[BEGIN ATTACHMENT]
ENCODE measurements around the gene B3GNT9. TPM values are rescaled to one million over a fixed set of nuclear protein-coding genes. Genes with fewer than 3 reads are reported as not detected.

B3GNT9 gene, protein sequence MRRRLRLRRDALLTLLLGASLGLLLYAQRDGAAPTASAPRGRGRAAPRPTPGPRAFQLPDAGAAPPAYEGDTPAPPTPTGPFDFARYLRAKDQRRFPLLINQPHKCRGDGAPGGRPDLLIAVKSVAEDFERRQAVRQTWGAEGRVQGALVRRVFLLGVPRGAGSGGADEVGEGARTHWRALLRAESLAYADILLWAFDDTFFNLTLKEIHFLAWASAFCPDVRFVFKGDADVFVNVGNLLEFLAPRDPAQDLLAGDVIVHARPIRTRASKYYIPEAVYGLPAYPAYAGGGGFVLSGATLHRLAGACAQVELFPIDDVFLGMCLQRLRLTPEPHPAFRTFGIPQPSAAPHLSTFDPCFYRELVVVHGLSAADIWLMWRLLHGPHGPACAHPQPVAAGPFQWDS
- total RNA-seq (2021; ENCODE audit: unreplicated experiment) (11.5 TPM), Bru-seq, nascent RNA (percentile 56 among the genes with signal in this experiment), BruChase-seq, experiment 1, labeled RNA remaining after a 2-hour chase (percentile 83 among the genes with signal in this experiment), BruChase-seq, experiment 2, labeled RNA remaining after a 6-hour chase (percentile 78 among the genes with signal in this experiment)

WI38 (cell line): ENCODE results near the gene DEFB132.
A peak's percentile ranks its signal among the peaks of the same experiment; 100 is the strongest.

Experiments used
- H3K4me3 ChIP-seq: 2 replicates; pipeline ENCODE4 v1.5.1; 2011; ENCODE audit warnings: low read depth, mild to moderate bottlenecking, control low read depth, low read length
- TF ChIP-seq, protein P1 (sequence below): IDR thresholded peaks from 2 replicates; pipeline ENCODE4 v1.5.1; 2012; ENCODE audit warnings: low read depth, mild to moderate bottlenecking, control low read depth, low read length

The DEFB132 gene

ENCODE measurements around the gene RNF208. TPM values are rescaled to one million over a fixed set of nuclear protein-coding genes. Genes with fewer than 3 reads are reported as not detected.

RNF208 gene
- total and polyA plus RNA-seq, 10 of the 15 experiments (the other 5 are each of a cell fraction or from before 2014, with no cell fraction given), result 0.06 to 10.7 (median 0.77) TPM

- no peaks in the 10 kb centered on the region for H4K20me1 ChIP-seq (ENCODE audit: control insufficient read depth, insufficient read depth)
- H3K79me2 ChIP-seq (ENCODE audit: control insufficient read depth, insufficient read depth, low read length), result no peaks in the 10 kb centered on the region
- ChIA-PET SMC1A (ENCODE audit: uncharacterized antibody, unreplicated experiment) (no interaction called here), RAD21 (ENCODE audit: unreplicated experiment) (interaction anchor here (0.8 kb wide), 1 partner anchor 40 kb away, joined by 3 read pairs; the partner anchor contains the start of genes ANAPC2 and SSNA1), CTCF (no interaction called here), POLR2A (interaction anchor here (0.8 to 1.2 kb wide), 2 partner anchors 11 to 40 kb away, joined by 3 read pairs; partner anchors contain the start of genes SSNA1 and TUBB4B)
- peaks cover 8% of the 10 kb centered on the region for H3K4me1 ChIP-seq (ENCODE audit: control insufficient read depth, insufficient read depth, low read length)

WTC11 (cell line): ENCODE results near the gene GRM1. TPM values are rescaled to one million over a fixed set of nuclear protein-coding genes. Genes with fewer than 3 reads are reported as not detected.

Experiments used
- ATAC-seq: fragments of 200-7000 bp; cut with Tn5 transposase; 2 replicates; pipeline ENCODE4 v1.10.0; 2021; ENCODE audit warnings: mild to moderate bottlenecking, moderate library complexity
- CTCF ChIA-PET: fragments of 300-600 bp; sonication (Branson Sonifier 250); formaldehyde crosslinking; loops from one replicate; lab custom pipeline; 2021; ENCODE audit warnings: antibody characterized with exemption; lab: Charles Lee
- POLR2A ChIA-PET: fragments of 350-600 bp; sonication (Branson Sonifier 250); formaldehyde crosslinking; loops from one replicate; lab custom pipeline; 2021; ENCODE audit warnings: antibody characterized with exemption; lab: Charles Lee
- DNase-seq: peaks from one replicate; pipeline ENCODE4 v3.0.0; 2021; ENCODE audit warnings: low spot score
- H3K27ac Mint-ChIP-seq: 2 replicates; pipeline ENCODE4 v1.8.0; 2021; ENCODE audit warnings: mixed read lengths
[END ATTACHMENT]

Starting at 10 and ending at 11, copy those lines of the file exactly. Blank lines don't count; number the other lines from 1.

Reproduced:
ENCODE measurements around the gene RNF208. TPM values are rescaled to one million over a fixed set of nuclear protein-coding genes. Genes with fewer than 3 reads are reported as not detected.

RNF208 gene